Tom Power - January 14, 2013
From One Manufactured Fiscal Crisis to Another
From One Manufactured Fiscal Crisis to Another
Many of the nation’s newspaper cartoonists have done a good job of making fun of the sighs of relief we are all supposed to have breathed when Congress and the President settled the “fiscal cliff” crisis on New Year’s Day.
Given that the “fiscal cliff” was manufactured by Congress as part of a temporary fix in the earlier 2011 stalemate over raising the federal debt ceiling, it was obvious that the same fiscal crisis was going to reemerge in early 2013 when that debt ceiling would have to be raised again.
If the House Republicans cannot get their way in the upcoming repeat performance of the debt ceiling battle, they again plan a suicide-bomber-approach to fiscal policy, namely threatening to force a purposeful but completely unnecessary default by the United States on its financial obligations. Given that the U.S. dollar and U.S. Treasury securities are the financial securities of choice that the rest of the world uses to store its wealth, what the Republicans are threatening is nothing short of a worldwide financial collapse.
What is important to understand is that the American dollar and U.S. Treasury bonds are threatened by no one but the Republicans in the House of Representatives. Despite the fact that the Great Recession originated in the United States, as it spread around the world, investors turned to the dollar and U.S. Treasury bonds for financial security. That was the safest place in the world for them to put their money.
The U.S. Constitution is crystal clear that Congress controls the “purse strings” of the federal government. It is only Congress that can mandate federal spending and federal taxation. The President and the rest of the executive branch of the federal government constitutionally then are supposed to implement those spending and taxing mandates.
The Congressional debt ceiling, however, creates a conundrum of conflicting mandates: What is the President supposed to do when Congress orders spending levels that are not covered by mandated taxes. Given that it is Congress that sets the level of spending and the level of taxation, one would think that Congress in establishing that federal budget had quite explicitly authorized whatever deficit or surplus resulted and was also authorizing the U.S. Treasury to facilitate those Congressional spending decisions.
But Congress has added a conflicting mandate: It has ordered the Executive Branch to spend and tax in a way that creates a deficit but has also ordered the Treasury to not facilitate that spending by either expanding the money supply or borrowing money. Thus the Executive Branch has to choose which of these Congressional mandates it should violate since it cannot spend the way Congress has ordered and manage the nation’s currency and debt as Congress has ordered. The President would have to violate one Congressional mandate or another no matter what he decided to do.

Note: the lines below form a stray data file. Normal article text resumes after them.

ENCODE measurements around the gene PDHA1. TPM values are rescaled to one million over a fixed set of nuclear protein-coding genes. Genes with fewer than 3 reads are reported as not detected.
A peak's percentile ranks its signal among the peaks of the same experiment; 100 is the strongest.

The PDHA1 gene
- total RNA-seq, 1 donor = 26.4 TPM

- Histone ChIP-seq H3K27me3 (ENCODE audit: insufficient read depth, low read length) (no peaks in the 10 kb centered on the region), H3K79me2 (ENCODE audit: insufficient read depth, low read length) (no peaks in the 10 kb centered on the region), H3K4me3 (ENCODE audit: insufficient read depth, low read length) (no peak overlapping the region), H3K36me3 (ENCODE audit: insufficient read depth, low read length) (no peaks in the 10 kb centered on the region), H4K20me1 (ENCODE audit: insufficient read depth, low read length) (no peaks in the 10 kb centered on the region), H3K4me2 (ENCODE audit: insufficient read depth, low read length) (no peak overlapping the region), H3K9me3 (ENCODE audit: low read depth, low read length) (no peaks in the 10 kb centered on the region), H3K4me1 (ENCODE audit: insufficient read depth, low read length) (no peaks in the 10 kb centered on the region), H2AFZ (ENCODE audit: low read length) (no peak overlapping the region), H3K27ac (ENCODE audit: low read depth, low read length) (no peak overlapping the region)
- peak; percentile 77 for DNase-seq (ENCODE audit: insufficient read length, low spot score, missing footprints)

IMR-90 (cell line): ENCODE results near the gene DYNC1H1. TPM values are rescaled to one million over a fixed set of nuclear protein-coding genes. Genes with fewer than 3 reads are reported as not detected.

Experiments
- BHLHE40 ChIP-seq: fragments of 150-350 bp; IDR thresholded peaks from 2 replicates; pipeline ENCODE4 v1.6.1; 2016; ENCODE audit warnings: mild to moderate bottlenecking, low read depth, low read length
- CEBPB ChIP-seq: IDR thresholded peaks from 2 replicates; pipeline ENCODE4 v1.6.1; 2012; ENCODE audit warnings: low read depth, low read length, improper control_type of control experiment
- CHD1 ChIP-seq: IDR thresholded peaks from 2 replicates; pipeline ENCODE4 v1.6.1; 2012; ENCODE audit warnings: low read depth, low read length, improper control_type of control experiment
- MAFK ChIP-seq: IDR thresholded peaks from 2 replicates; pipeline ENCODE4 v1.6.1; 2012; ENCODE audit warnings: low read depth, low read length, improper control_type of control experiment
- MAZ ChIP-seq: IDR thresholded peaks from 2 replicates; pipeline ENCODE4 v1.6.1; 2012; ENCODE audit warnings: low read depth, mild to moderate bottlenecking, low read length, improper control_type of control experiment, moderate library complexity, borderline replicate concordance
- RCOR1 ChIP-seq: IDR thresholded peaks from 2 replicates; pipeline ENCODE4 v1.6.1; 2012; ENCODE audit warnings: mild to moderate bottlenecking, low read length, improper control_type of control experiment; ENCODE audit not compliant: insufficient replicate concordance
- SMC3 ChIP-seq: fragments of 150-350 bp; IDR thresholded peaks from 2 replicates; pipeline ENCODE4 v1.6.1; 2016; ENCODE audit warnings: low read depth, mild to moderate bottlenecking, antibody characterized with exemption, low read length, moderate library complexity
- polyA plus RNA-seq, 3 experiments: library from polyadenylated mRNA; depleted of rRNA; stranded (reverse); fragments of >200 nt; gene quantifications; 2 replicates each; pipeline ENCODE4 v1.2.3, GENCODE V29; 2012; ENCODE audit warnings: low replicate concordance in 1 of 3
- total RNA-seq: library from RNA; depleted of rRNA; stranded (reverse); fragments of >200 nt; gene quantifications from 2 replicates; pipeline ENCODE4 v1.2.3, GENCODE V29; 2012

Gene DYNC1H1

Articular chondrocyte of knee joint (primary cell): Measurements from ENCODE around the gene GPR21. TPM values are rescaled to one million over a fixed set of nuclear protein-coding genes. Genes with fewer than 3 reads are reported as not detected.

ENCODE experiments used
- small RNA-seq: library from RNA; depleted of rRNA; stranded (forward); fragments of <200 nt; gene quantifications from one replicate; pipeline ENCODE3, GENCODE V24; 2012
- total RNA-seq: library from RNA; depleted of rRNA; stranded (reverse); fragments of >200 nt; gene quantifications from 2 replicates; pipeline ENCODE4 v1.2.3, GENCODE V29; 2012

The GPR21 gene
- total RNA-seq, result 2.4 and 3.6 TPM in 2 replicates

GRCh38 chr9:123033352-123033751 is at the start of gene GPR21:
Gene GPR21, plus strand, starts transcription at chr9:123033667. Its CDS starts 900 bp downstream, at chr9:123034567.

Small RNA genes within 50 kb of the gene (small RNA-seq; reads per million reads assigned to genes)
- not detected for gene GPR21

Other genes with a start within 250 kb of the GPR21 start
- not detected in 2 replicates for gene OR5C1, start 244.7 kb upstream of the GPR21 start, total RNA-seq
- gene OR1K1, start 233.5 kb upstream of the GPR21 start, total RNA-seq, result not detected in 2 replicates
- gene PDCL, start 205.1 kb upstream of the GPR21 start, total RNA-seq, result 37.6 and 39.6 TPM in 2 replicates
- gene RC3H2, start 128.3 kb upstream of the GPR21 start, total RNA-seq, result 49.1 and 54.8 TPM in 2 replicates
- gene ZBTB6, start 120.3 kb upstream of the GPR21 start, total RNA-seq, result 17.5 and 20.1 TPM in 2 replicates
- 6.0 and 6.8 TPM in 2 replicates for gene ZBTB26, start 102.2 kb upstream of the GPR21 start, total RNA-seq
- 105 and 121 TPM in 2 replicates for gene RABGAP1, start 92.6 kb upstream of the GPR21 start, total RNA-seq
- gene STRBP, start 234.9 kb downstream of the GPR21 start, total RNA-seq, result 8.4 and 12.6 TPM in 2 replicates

Such contradictory legislation might appear to make no sense. But there is political sense to it: It is a political maneuver that seeks to cut federal spending without Congress taking responsibility for specifying what spending should be cut. That allows members of Congress to avoid going on record cutting specific popular spending programs while trying, instead, to force the President to do exactly that.
We are back to the fiscal cliff of steep government spending cuts that may undermine our slow economic recovery from the Great Recession or, alternatively, force the U.S. Treasury to default on U.S. financial obligations for the first time in the nation’s history, possibly triggering a worldwide financial panic and collapse.
What the Republicans hope to get out of holding the American and world economies hostage in this blackmail scheme is what they call “entitlement reform” but is more accurately an explicit attack on Social Security, Medicare, Medicaid, Food Stamps, and Unemployment Compensation. The Republicans either do not have the votes or do not have the political guts to propose and pass specific reductions in these social safety net programs as well as drastic cuts in almost everyone’s favorite federal program. Given that they cannot accomplish what they want using the democratic legislative process, they have turned, again, to hostage-taking and blackmail.
This is outrageous, dangerous, and unnecessary extra-legal behavior by House Republicans. Since 1960 Congress has acted 78 times to adjust the federal debt limit to allow the U.S. Treasury to meet America’s financial obligations. Most of those adjustments of the debt ceiling were under Republican presidents although 37 percent of them were under Democratic presidents. This is routine government business that has always been approved so that the credit worthiness of the U.S. government was not in question. It should not be in question now either, but House Republicans want to purposely undermine our credit worthiness by keeping the U.S Treasury from meeting the nation’s existing financial obligations. This comes close to threatening the financial sabotage of the U.S. government and the American economy.
Enough is enough. We cannot make progress on any of our nation’s problems while stumbling from one manufactured financial crisis to another. Our economic hostage takers and blackmailers have to be legislatively disarmed so that we can get on with doing America’s business.